Unlike most hyphenated sub-genres, soul-punk isn’t really a collision of two different musical forms. It’s not so much a modification of punk as a reassertion of what’s been embedded in the music all along——do-or-die, preacher-man passion, pulpit-shaking intensity, and floorboard-smashing backbeats. After all, when you strip down the sound of proto-punk legends like the MC5 and Stooges, you’ll find an engine powered by Motown spunk and James Brown funk. And that emphasis on rhythm certainly wasn’t lost on future generations of garage-rockers—from the New Bomb Turks to Make-Up to The Bellrays—who liked their rama-lama with a little fa-fa-fa.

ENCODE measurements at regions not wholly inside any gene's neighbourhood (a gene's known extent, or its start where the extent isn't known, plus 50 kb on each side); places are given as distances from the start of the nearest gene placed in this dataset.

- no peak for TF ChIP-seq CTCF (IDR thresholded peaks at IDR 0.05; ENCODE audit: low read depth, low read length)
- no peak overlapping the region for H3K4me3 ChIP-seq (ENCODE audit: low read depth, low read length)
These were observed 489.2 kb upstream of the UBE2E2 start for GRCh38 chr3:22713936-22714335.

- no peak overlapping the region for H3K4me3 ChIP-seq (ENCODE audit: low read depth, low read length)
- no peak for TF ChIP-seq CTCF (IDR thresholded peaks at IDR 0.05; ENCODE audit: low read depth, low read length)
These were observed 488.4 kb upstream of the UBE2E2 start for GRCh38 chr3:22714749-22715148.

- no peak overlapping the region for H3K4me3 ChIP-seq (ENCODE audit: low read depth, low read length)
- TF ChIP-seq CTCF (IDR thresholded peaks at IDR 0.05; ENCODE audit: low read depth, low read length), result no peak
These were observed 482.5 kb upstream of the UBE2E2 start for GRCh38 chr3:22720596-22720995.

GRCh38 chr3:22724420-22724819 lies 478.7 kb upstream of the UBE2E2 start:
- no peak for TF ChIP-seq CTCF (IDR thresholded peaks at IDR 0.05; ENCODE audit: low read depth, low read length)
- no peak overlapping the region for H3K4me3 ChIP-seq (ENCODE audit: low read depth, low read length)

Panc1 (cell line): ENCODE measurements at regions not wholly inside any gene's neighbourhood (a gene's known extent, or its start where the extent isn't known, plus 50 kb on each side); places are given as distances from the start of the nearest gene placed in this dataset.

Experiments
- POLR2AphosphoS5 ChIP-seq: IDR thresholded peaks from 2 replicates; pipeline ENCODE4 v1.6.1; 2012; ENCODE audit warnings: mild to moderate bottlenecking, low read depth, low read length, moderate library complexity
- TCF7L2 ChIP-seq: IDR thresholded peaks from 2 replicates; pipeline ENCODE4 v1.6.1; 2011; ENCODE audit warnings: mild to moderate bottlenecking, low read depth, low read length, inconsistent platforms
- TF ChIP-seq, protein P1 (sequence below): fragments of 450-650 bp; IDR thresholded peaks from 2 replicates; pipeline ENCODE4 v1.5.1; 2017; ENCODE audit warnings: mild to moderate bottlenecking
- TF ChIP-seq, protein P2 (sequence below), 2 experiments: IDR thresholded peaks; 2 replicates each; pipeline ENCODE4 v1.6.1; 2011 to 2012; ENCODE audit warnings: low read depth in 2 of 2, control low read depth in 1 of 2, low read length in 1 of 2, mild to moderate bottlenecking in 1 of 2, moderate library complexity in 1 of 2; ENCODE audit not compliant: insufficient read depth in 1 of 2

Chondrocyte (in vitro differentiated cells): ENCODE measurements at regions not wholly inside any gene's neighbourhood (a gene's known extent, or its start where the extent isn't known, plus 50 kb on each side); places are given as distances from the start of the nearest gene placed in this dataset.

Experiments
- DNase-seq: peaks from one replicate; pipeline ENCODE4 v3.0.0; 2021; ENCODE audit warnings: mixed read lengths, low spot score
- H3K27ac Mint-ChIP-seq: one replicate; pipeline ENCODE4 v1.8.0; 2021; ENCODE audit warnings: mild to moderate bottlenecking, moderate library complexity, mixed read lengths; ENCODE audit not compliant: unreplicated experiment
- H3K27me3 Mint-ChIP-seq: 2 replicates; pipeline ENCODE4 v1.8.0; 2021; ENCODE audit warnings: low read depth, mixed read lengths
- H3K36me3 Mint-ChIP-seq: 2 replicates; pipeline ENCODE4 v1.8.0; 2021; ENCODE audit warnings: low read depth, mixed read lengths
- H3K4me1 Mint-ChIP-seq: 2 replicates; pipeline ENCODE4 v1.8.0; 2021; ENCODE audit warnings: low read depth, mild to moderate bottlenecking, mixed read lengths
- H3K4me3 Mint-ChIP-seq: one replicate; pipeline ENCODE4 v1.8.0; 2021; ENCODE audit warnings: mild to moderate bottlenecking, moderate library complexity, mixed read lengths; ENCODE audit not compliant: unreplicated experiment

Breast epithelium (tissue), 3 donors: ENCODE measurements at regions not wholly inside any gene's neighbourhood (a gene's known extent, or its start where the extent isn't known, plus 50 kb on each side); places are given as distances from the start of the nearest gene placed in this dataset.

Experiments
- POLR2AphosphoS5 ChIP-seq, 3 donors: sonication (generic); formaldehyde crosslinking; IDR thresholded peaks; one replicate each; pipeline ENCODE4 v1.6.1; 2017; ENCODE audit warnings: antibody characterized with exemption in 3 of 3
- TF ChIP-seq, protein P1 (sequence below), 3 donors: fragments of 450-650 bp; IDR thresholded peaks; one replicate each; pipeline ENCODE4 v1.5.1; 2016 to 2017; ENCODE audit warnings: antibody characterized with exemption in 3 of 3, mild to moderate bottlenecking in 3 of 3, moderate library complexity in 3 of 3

But soul-punk is more than just revved-up guitar carnage loosened up with hip-shakin’ moves. The conversation works both ways: In The Jam and Dexys Midnight Runners, you had bands that retained the formal qualities of classic ‘60s soul, but updated them with a working-class punk perspective. In the Afghan Whigs, you see the two forms fuse and explode into a cinematic maelstrom. And in the gospelized post-hardcore of the Constantines and the drum-machined manifestos of Algiers, you hear more modern variations that violently shake off soul-punk’s retro, party-hearty associations to forge a new kind of protest music for the here and now.